Under the direction of the DOD CIO office, DISA was charged with the responsibility to oversee a technical requirements document known as the Unified Capabilities Requirements (UCR), which in turn was to provide the blueprint for the Department to migrate off TDM to Voice over IP (VoIP). Vendors have spent millions taking their various technologies through the Joint Interoperability Test Command (JITC) to have their products validated as being compliant with the UCR so they could be placed on an Approved Products List (APL). The DOD CIO signed out DODI 8100.04 Unified Capabilities and the official policy surrounding the requirement to transition off of TDM technology to Unified Communications. But even with the DOD CIO providing clear guidance on this directive, and DISA rolling out initial capabilities in both VoIP, VTC over IP and Desktop Collaboration tools, the Department sat (and continues to sit) idle.
What is most interesting about all this is the fact that “audio” communications have been, and continues to be the “Gold” standard for Command and Control (C2) communications. Pretty much every desk in the Pentagon has a telephone sitting on it. Most Combatant Commands and Pentagon leaders use Video Teleconferencing as key tool to completing their jobs. I recall back in 2014, the then commander of SEVENTHFLEET shared that VTC was a critical technology for the command, as they often needed to communicate with Far East allies, and it was necessary to “see” them to read body language and facial expressions to ensure nothing was lost in translation. With the clear dependence on telephony technologies, one would think it would be priority one with the DOD to get modernized and protected as to not introduce a significant operational vulnerability. But that just isn’t the case. Instead, there is more focus on data communications, and buzz surrounding cyber vulnerabilities.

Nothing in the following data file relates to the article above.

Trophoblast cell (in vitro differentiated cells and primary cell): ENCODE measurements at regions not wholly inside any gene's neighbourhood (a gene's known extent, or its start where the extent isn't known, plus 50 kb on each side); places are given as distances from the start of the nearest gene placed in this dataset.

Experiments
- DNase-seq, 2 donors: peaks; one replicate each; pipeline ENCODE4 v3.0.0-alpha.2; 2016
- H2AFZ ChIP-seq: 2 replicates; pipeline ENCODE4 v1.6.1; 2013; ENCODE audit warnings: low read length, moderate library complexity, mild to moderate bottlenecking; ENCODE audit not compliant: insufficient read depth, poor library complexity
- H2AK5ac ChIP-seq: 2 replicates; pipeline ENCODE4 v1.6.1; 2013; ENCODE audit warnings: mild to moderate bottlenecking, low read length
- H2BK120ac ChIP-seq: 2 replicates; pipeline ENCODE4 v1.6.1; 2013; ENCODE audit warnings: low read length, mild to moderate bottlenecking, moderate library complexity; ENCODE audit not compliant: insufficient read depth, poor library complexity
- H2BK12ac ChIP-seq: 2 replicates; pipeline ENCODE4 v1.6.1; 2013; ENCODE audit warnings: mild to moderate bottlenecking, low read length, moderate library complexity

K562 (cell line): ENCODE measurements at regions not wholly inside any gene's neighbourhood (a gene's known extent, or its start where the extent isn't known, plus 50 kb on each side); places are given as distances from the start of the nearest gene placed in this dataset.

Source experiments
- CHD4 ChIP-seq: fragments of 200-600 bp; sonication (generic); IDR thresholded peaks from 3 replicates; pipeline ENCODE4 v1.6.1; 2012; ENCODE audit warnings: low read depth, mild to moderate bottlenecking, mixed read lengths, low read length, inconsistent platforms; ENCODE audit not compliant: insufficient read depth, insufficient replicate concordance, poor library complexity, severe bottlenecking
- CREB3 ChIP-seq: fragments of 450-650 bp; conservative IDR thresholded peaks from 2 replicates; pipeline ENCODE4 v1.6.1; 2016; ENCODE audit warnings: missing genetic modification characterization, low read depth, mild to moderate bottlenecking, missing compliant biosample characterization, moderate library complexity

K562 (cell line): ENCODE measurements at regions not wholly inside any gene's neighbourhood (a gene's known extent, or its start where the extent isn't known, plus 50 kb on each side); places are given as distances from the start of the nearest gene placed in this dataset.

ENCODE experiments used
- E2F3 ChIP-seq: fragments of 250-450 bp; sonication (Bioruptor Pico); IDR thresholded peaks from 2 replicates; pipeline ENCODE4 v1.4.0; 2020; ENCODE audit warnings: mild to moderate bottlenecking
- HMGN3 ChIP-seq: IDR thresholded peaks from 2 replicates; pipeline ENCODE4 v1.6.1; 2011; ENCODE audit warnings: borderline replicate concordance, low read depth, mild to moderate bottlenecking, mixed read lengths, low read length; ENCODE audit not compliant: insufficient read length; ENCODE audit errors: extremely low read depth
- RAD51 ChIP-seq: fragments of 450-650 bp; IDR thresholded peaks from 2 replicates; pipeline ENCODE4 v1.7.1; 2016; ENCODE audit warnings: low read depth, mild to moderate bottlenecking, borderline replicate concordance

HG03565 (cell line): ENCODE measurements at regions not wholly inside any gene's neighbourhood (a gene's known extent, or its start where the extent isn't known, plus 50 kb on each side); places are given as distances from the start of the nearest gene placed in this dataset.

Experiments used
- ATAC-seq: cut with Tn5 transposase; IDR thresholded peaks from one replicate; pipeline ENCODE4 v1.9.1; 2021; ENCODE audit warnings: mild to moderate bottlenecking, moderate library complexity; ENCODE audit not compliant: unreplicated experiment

The latest attempt by the Army to fix this quagmire is their award of a Soft Client contract to AT&T that is supposed to deliver a Skype for Business capability to Army users fortunate to have a personal computer. According to the Army CIO G6 office, this FedRAMP certified commercially hosted service is supposed to replace the legacy telephone systems currently in use on all the Army forts. Unfortunately, this service can only promise “best effort” when it comes to quality of service, and the mechanism for how the AT&T commercial datacenters are going to be allowed to connect directly to the DOD Non-Classified IP Router network (NIPRnet) hasn’t been fully flushed out. You can forget being able to make a 911 call from your Skype for Business client too, as that won’t be supported. The end result is going to be seeing the Army spend $20M on Chat/Presence capability that they can get from DISA for free, as the Title 10 requirement for the base commanders to deliver 911 to all tenants on their bases, and to be able to deliver base telecommunications in the event they are cut off from outside resources is going to require the continued placement of a carrier grade telecommunications capability on all DOD base, post, camp and stations.
Well, I’m sure playing it safe by focusing on the data network makes sense. Industry follows the money, so here we go spending billions on commercial datacenter facilities and infrastructure. Let’s have another media story about the challenges of transitioning some C++ client server application to hosted servers (yawn). As the old saying goes… Denial isn’t just a river in Egypt!